Friday, December 9, 2011

The IAU will have a problem now...asteroid or dwarf planet--VESTA

Like Earth and other terrestrial planets, Vesta has ancient basaltic lava flows on the surface and a large iron core. It also has tectonic features, troughs, ridges, cliffs, hills and a giant mountain. False colors in this montage represent different rock and mineral types.

"Is Vesta the "Smallest Terrestrial Planet?""


Dauna Coulter

December 9th, 2011


Vesta was discovered over two hundred years ago but, until Dawn, has been seen only as an indistinct blur and considered little more than a large, rocky body. Now the spacecraft's instruments are revealing the true complexity of this ancient world.

"We're seeing enormous mountains, valleys, hills, cliffs, troughs, ridges, craters of all sizes, and plains," says Chris Russell, Dawn principal investigator from UCLA. "Vesta is not a simple ball of rock. This is a world with a rich geochemical history. It has quite a story to tell!"

In fact, the asteroid is so complex that Russell and members of his team are calling it the "smallest terrestrial planet."

Vesta has an iron core, notes Russell, and its surface features indicate that the asteroid is "differentiated" like the terrestrial planets Earth, Mercury, Mars, and Venus.

Differentiation is what happens when the interior of an active planet gets hot enough to melt, separating its materials into layers. The light material floats to the top while the heavy elements, such as iron and nickel, sink to the center of the planet.

Researchers believe this process also happened to Vesta.

The story begins about 4.57 billion years ago, when the planets of the Solar System started forming from the primordial solar nebula. As Jupiter gathered itself together, its powerful gravity stirred up the material in the asteroid belt so objects there could no longer coalesce. Vesta was in the process of growing into a full-fledged planet when Jupiter interrupted the process.

Although Vesta’s growth was stunted, it is still differentiated like a true planet.

"We believe that the Solar System received an extra slug of radioactive aluminum and iron from a nearby supernova explosion at the time Vesta was forming," explains Russell. "These materials decay and give off heat. As the asteroid was gathering material up into a big ball of rock, it was also trapping the heat inside itself."

As Vesta’s core melted, lighter materials rose to the surface, forming volcanoes and mountains and lava flows.

"We think Vesta had volcanoes and flowing lava at one time, although we've not yet found any ancient volcanoes there," says Russell. "We're still looking. Vesta's plains seem similar to Hawaii's surface, which is basaltic lava solidified after flowing onto the surface.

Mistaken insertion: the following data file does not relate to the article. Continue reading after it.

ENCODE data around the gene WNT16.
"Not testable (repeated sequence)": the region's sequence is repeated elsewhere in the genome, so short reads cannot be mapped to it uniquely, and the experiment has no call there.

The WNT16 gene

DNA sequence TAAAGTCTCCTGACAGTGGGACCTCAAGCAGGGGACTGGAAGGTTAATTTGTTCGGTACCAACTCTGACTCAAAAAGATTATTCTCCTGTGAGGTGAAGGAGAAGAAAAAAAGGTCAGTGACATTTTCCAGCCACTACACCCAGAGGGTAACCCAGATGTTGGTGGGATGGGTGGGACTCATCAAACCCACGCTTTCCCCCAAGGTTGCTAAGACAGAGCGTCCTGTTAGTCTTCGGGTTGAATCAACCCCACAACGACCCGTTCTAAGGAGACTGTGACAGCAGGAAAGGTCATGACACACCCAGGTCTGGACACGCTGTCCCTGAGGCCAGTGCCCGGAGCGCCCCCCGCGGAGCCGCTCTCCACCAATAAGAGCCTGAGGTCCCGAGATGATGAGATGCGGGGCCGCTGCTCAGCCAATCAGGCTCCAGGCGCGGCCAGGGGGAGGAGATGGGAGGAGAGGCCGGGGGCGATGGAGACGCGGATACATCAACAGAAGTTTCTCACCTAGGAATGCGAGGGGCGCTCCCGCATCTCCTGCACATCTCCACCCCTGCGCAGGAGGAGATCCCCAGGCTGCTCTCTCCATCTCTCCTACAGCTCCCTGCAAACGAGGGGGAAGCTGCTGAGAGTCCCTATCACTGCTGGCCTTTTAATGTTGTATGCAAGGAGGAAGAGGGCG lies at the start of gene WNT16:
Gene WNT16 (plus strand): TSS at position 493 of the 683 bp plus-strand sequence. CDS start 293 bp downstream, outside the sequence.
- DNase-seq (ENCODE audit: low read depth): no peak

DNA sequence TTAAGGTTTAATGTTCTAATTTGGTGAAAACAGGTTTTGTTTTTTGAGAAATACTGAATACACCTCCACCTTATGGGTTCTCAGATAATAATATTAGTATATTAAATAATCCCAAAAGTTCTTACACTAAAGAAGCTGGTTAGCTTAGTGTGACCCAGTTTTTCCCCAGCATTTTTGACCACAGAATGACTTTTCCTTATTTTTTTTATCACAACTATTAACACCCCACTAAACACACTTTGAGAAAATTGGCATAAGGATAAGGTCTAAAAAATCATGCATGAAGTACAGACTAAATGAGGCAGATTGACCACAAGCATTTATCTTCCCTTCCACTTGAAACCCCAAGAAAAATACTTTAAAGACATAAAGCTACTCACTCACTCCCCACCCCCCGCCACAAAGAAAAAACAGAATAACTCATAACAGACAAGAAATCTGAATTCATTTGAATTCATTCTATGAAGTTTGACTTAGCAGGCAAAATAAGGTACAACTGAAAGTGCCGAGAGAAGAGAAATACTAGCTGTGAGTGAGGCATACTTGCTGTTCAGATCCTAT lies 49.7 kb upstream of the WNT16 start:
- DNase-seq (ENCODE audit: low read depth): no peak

Vesta has so much in common with the terrestrial planets, should it be formally reclassified from "asteroid" to "dwarf planet"?

"That's up to the International Astronomical Union, but at least on the inside, Vesta is doing all the things a planet does."

If anyone asks Russell, he knows how he would vote.

1 comment:

Laurel Kornfeld said...

I dispute the notion that the classification of Vesta or of any other celestial body is "up to the International Astronomical Union." First, the majority of IAU members are not plantetary scientists but other types of astronomers. Wouldn't it make more sense for such decisions to be made specifically by those who study planets professionally? Second, the IAU has still not instituted electronic voting, meaning anyone who cannot attend the General Assembly, which will be in Beijing in 2012, cannot vote at all. Additionally, given all the discoveries we are making, it is clear we are just beginning to learn about these smaller bodies--not to mention we're just beginning to learn about exoplanets and haven't even begun to discover the smaller ones. This means we do not need a "final" or narrow definition of planet, dwarf planet, etc. set in stone; much more appropriate is an open-ended concept that recognizes the huge spectrum of objects ranging from tiny asteroids and comets to brown dwarfs and also recognizes we are only beginning to really understand these objects. It makes no sense to draw an arbitrary line and say, these are planets; these are not when such arbitrary lines run counter to the reality of what is out there. Most ridiculous is the notion that dwarf planets are not planets at all, which the IAU has continued to refuse to address since 2006.

Why not consider a planetary classification scheme similar to the Herzsprung Russell Diagram used for stars, which encompasses a wide variety of types, luminosities, ages, etc. while recognizing that all these diverse objects fall under the broad category of "star?"